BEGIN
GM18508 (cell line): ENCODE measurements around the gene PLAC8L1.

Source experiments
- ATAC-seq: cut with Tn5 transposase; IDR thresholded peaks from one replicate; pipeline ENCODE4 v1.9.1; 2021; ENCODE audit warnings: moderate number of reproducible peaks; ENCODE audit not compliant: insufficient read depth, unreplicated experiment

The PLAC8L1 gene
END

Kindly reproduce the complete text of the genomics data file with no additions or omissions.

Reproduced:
GM18508 (cell line): ENCODE measurements around the gene PLAC8L1.

Source experiments
- ATAC-seq: cut with Tn5 transposase; IDR thresholded peaks from one replicate; pipeline ENCODE4 v1.9.1; 2021; ENCODE audit warnings: moderate number of reproducible peaks; ENCODE audit not compliant: insufficient read depth, unreplicated experiment

The PLAC8L1 gene